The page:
A Romano-Byzantine Institute

The Dialogos Institute is particularly devoted to the reintegration of the Byzantine and Latin traditions in theology, liturgy and spirituality. This is a delicate task in which it is important to preserve the distinction between the two traditions while allowing today’s faithful to drink deep from both streams in their purity. In St Gregory’s time Rome remained within the frontiers of the empire. St Gregory’s Dialogues and Pastoral Rule were translated into Greek in his own life-time and he was the most read of all the Latin Fathers in the East. St Gregory served as Papal Ambassador in Constantinople and would have seen the glories of the Byzantine capital so recently adorned by the Emperor Justinian (himself a Latin speaker). As well as codifying the Roman Liturgy, St Gregory Dialogos is also said to have arranged the Byzantine Liturgy of the Pre-sanctified.

Breathing with both lungs

After the schism, which came about in part because of a cultural estrangement engendering mutual incomprehension, the writing of St Thomas Aquinas became vital in once more drawing together east and west Rome. After the union of Lyons II in 1274 the great Patriarch John Bekkos had developed a more sophisticated understanding of the Fathers which helped him to see that the Latins and the Greeks were often speaking at cross purposes on the procession of the Holy Spirit. The Dominicans who established themselves in Galata opposite Constantinople became a crucial conduit for the wisdom of St Thomas: his clarity and reverence for the Fathers exposed the unity of belief between the faithful of East and West.

Byzantine Thomism

In the 14th century, the brothers Demetrios and Prochoros Kydones, first minister (μεσάζων) and monk respectively, translated many vital Latin works into Greek. After learning Latin from the Dominicans at the request of the Emperor, Demetrios’s own reconciliation with the elder Rome came through his translation of St Thomas’s Summa contra Gentiles into Greek. The Mesazon helped to bring about the reconciliation of the Emperor John V Palaiologos with the Holy See. In 1369 the Emperor and Mesazon travelled to Rome in person and professed the common faith of east and west in St Peter’s Basilica. Prochoros, a monk of Mount Athos, would later suffer persecution for his witness to the simplicity of the Godhead.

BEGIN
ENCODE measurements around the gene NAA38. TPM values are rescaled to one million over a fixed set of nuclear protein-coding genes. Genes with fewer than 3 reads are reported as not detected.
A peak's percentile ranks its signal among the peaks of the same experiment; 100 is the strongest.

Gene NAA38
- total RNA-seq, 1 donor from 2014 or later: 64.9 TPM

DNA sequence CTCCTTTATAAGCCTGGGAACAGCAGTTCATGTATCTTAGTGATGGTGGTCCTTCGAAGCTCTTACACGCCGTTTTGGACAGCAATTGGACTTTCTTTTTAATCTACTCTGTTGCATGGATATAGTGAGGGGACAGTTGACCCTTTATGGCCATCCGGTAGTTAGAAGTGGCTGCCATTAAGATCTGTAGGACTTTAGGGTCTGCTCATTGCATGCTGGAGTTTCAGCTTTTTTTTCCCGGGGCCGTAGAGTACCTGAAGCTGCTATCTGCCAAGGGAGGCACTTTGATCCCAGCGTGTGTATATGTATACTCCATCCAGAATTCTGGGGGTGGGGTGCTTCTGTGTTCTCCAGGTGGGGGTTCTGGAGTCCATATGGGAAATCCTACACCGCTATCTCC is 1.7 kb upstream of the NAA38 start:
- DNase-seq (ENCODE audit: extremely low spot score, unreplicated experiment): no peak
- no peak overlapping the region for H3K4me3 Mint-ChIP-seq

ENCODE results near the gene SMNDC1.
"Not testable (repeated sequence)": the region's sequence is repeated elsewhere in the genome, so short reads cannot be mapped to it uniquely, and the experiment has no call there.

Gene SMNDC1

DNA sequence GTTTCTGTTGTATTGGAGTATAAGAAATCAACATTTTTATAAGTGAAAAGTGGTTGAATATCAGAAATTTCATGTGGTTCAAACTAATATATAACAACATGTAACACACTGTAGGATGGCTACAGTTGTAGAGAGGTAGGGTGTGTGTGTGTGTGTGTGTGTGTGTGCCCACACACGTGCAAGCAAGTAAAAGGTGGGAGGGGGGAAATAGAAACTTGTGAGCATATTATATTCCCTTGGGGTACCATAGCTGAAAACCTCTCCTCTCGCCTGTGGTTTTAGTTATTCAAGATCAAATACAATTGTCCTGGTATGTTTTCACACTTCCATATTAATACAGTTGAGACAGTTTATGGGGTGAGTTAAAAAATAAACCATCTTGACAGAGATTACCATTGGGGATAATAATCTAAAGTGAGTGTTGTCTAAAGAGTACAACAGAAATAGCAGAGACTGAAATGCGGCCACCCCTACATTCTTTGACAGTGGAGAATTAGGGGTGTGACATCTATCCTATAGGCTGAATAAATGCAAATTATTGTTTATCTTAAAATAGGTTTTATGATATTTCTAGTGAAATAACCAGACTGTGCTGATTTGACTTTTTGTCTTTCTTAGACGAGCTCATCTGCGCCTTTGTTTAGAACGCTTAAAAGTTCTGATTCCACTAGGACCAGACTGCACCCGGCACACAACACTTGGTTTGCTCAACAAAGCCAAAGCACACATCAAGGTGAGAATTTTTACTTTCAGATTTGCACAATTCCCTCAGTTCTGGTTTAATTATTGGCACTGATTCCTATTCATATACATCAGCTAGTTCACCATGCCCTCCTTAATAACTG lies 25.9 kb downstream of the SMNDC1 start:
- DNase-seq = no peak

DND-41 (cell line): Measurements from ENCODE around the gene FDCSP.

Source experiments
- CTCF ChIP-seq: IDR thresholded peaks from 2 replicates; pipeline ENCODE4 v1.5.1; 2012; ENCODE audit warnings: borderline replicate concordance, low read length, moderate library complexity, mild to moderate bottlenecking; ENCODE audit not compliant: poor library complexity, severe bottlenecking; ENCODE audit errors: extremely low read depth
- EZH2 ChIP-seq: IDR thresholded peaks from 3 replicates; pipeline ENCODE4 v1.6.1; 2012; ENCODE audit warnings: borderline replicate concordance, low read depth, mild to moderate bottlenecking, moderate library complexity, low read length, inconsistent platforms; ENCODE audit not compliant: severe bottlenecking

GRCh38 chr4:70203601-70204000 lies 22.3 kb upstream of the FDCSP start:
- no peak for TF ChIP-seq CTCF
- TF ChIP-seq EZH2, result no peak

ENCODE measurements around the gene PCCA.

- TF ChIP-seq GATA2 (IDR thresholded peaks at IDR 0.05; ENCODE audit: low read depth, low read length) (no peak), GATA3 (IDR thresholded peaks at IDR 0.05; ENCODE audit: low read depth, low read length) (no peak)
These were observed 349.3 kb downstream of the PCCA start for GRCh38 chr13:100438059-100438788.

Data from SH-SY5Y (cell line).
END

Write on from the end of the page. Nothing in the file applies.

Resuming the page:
A Common Doctor

Demetrios Kydones wrote his own Defensio Sancti Thomae while is brother based his De essentia et operatione Dei upon St Thomas’s teachings. Even those who opposed reunion came to appreciate the greatness of the Angelic Doctor. Ultimately, Aquinas’s reputation reached a pitch in Byzantium, before the tragedy of 1453, that it would not attain in the west until the late nineteenth century. All of this bore fruit in the great reunion Council of Florence (1431–1445) under Pope Eugenius IV where the seven hundred Byzantine delegates led by Patriarch Joseph II and Emperor John VIII accomplished the reunion of the Churches. The great bull of reunion Laetentur Coeli was proclaimed in the presence of Pope and Emperor from the Duomo in Florence.

Two Holy Witnesses

Greatest among the Byzantine theologians at the Council were Bessarion of Nicaea and Isidore of Kiev both of whom would later serve as Catholic Patriarchs of Constantinople. Isidore of Kiev remained in Constantinople until the end as Papal Legate and escaped from Turkish slavery in disguise. For most of the history of Byzantium under its final dynasty, the Palaiologoi, unionist Emperors reigned over Constantinople. Cardinal Caesarini, chief Latin negotiator at the Council of Florence, gave his life with the king of Poland on the field Varna in a last desperate attempt to save Byzantium. When the city fell, the Catholic Emperor Blessed Constantine XI was last seen in hand to hand combat at the St Romanos Gate.

Let the heavens rejoice

These are the heroes of Byzantine Catholicism who bore witness to the one faith of Christendom in Byzantium’s darkest hour. It is to their tradition and heritage that the Dialogos Institute seeks to remain faithful empowering others to breath as they did with both lungs of Christ’s mystical body.

"My lords, my brothers, my sons, the last honour of the Christians is in our hands"

- Bl. Constantine XI Palaiologos, Emperor of the Romans

“What closer allies have the Romans than the Romans?”

- Demetrios Kydones